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Phuket’s water bosses claim there will be enough water

The Thaiger

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Phuket’s water bosses claim there will be enough water | The Thaiger
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PHOTO: Bang Neow Dam in Thalang, just a few muddy ponds

Well into the second half of the Phuket wet season and the three main dams are well below capacity, Bang Wad Dam just over 13% capacity and the Bang Neow Dam in Thalang district around 5%, mostly unusable muddy ponds. The newer Khlong Katha in Chalong is at a much higher level, about 30% of capacity.

But this time of the year the three dams need to be well on their way to full capacity if the island is to get through the high tourists season and dry season without a repeat of last year’s muddle where provincial obfuscation and confusion put the health of thousands of residents at risk by cutting off their water supply and water trucks became more populous than passenger vans.

The lack of water also co-incides with increased development and more tourists arriving each year.

Now the Director of the Phuket Provincial Irrigation Office, Somsawat Chaisinsod, is calling for province administrators and the Phuket Provincial Waterworks Authority to begin water saving campaigns as the annual heavy rains in October may not arrive or be less frequent. The suggestion of water ‘restrictions’ was not mentioned in the meeting.

At a meeting attended by Phuket’s Governor Phakaphong Tavipatana, Mr. Somsawat claimed that the island’s annual rainfall, for the first seven months of 2019, has only been 10% less than average.

But the dams are a LOT more than 10% lower in capacity. In the case of the Bang Neow Dam in Srisoontorn, it’s virtually empty.

A representative from the PWA said that the Authority is currently buying 45,000 cubic metres of water per day from undisclosed “private sources” to top up the island’s potable water needs.

“The PWA is in the process of securing water supply from a new supplier to improve the water supply and reduce the volume of water drawn from the dams.”

Meanwhile Prapan Kanprasang, chief of the Department of Disaster Prevention and Mitigation in Phuket, told The Phuket News he “believes Phuket has enough water to the island through the next dry season, after the annual rains cease early November”.

“We have enough water to use.”

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Thailand

Activists want Thailand to lead total ban on wildlife trade

The Thaiger & The Nation

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Activists want Thailand to lead total ban on wildlife trade | The Thaiger
Khaosod English

With the Covid-19 pandemic continuing to sweep the globe and the World Health Organisation saying 75% of all emerging infectious diseases are zoonotic, campaigners against wildlife crime say Thailand could become a global leader in helping to prevent pandemics by cracking down on poaching and ceasing to be a gateway for illegal wildlife trade. Activists believe this could help stop animal-to-human disease transmission, saying data show that the majority of emerging diseases usually originate from wet markets – where wild animals are caged and sold for food.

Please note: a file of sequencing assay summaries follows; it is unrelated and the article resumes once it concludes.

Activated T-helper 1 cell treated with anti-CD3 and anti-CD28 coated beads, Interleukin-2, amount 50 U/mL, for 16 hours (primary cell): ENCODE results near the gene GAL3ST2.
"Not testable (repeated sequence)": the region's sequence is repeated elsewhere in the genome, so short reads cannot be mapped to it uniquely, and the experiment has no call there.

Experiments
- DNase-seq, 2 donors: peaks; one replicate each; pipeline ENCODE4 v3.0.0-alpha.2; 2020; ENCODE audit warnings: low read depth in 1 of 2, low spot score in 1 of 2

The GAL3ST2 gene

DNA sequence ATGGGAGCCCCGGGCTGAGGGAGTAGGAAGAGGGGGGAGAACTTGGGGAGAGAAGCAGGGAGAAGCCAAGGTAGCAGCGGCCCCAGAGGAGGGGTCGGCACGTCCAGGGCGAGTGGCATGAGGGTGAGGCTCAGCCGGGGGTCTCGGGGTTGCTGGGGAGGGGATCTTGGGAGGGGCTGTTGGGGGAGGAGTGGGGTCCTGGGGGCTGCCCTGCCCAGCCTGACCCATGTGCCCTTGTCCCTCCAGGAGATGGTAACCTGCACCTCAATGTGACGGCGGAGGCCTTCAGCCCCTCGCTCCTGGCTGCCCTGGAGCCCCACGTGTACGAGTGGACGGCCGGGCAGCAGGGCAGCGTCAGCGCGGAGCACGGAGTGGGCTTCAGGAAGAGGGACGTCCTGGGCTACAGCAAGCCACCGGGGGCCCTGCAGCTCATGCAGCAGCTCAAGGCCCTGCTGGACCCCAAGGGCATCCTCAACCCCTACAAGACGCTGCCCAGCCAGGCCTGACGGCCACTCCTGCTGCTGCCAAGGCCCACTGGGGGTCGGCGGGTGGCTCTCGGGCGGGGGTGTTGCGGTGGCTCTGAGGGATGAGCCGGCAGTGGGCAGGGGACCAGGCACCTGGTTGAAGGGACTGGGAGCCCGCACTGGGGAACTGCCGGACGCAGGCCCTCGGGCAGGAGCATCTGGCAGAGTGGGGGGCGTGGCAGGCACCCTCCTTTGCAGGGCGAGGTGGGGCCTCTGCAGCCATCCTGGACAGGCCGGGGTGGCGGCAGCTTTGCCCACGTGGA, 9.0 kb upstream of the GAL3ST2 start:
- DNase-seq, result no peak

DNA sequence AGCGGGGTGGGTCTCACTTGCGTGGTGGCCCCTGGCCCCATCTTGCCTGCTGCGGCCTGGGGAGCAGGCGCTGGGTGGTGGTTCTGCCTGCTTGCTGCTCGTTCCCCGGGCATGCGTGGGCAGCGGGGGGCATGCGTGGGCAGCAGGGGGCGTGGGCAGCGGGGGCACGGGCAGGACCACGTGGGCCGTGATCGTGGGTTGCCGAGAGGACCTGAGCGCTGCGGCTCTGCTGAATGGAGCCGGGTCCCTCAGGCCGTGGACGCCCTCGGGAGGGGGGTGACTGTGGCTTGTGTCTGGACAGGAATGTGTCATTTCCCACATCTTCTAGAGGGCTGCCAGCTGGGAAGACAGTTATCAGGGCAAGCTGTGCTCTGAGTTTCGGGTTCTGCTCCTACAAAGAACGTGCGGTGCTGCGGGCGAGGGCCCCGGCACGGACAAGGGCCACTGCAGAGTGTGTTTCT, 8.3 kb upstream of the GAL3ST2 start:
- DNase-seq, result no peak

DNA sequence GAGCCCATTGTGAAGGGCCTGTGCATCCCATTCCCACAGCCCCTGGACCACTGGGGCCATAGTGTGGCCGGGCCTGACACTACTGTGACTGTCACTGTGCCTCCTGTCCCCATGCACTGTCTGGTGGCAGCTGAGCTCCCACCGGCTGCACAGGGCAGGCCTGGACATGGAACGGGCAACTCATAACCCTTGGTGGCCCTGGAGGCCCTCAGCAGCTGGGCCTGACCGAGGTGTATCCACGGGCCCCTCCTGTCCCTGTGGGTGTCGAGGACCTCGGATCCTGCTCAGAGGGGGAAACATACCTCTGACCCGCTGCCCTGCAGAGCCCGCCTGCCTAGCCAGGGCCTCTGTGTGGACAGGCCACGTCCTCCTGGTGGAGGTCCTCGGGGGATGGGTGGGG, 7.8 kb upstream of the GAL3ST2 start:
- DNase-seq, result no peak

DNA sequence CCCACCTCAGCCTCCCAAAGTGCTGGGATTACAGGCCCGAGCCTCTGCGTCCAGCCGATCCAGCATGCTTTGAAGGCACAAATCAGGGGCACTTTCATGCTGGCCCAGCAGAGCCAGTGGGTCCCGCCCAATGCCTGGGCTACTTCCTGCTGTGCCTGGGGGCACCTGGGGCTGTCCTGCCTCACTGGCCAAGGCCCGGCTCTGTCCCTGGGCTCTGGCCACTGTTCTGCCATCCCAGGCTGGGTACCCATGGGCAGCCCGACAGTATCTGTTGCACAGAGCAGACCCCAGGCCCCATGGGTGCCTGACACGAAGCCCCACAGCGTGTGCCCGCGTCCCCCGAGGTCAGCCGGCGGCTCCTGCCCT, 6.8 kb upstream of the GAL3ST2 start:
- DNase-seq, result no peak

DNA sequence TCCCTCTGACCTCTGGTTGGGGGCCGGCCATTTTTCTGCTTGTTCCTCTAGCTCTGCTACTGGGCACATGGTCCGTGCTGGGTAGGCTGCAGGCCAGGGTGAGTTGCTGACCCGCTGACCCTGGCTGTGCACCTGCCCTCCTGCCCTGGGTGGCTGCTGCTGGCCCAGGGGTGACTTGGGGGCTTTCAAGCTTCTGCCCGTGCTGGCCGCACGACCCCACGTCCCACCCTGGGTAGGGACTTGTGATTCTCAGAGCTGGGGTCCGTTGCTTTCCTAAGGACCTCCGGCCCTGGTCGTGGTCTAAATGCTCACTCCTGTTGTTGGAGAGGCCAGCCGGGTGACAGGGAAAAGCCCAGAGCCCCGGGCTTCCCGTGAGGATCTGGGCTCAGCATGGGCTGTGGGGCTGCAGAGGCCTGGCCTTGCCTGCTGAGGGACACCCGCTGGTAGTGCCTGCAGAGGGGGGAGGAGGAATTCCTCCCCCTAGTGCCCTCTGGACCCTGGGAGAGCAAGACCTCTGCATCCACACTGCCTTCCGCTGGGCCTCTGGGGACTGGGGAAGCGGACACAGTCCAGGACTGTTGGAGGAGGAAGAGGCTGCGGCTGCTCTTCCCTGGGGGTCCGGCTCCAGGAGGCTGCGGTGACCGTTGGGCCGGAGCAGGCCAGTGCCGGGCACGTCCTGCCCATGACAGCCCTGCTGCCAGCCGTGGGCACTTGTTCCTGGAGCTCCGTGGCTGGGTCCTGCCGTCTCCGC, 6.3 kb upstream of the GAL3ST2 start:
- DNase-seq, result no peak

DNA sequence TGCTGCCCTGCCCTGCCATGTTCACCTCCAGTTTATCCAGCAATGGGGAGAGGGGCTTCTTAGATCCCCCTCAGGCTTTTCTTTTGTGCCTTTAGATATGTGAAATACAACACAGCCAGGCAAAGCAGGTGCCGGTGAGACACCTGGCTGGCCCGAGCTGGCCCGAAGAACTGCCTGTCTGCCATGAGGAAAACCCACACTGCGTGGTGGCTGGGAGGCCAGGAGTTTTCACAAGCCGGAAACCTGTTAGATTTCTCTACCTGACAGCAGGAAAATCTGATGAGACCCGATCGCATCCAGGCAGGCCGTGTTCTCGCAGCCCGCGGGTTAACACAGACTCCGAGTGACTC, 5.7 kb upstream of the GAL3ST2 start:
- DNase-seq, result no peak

At a press conference yesterday to launch the global campaign “Endpandemics”, Steven Galster, the founder of nonprofit group Freeland, which campaigns against animal and human trafficking, called on the government to take more aggressive actions to ban the wild animal commercial trade. Freeland started “Endpandemics” in April when the Covid-19 pandemic exploded globally.

Galster says the nation could return to its top place in the regional fight against the illegal wildlife trade under the framework of the ASEAN Wildlife Enforcement Network. He called Thailand’s response to the Covid-19 outbreak “exemplary, resulting in some of the lowest numbers of cases and deaths in the world.”

But, he says, Thailand has left a door open for a new viral bomb to explode on its own doorstep; the illegal wildlife trade. He says there needs to be strong efforts from all stakeholders, especially law enforcement, to ban it entirely.

He believes Thailand should close its gates to wildlife traders and lead other countries by example to follow the WHO “One Health” approach that involves protecting not only people but wild animals and ecosystems.

“A new vaccine will not work against a new outbreak strain. A true, sustainable vaccine will address the root causes of these outbreaks but there needs to be a new approach not only for the protection of people but of wildlife and natural ecosystems as well. Thailand can be that global leader by becoming the first country in the world to ban all commercial trade in wild animals. “

Despite its efforts to control wildlife crime, Thailand is widely known as a regional hub for wildlife crime due to its geographic location and transport system linking it to neighboring countries. Tonnes of African ivory, rhino horn, pangolins, and their scales, snakes, tiger cubs, and all manner of wildlife and wildlife products are confiscated at Thai airports annually. The final destination of these items is usually China.

Many anti-wildlife trafficking experts say the Covid-19 pandemic has helped stop the illegal wildlife trade; China has closed its wildlife markets and banned the trade, with some exceptions.

But the order to close the markets will likely be eased as the outbreak fades.

SOURCE: Bangkok Post

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Environment

Chiang Mai-Chiang Rai highway closed by flooding again – VIDEO

Jack Burton